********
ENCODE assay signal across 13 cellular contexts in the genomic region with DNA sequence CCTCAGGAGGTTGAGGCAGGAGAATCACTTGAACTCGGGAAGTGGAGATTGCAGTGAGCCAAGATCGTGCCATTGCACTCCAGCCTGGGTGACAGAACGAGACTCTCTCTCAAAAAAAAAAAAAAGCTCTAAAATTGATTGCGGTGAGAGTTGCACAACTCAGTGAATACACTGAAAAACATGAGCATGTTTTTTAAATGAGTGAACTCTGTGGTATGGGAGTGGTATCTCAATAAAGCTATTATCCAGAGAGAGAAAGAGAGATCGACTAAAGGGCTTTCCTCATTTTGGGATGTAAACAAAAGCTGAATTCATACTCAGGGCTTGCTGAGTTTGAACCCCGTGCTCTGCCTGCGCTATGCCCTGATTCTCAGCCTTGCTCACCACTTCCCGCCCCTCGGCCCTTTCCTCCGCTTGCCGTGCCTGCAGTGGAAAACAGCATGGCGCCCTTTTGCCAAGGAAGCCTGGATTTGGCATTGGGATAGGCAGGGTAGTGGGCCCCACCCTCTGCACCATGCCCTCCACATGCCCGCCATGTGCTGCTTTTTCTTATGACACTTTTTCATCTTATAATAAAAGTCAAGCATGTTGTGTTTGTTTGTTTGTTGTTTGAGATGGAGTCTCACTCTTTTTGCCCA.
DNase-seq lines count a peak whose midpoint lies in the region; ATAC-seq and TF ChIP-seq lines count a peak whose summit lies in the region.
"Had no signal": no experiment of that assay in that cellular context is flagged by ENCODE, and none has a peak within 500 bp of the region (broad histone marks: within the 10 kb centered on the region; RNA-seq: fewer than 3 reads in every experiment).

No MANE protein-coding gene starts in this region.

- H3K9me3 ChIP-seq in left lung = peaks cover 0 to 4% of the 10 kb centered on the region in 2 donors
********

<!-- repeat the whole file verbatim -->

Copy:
ENCODE assay signal across 13 cellular contexts in the genomic region with DNA sequence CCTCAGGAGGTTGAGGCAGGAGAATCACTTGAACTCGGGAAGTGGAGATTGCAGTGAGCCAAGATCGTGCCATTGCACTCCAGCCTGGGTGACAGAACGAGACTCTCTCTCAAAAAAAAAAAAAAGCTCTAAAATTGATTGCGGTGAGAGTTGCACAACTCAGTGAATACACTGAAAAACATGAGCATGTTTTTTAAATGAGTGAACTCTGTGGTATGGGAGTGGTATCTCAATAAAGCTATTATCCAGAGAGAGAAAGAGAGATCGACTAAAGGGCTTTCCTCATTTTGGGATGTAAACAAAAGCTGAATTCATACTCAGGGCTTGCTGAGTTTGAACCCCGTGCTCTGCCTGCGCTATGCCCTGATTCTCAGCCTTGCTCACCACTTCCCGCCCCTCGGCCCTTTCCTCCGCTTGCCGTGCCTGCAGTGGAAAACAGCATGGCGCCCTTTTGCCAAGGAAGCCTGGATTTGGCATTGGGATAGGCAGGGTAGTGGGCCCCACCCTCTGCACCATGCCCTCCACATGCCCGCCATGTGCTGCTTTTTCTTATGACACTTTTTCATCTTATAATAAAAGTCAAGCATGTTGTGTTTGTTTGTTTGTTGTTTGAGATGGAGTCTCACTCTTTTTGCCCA.
DNase-seq lines count a peak whose midpoint lies in the region; ATAC-seq and TF ChIP-seq lines count a peak whose summit lies in the region.
"Had no signal": no experiment of that assay in that cellular context is flagged by ENCODE, and none has a peak within 500 bp of the region (broad histone marks: within the 10 kb centered on the region; RNA-seq: fewer than 3 reads in every experiment).

No MANE protein-coding gene starts in this region.

- H3K9me3 ChIP-seq in left lung = peaks cover 0 to 4% of the 10 kb centered on the region in 2 donors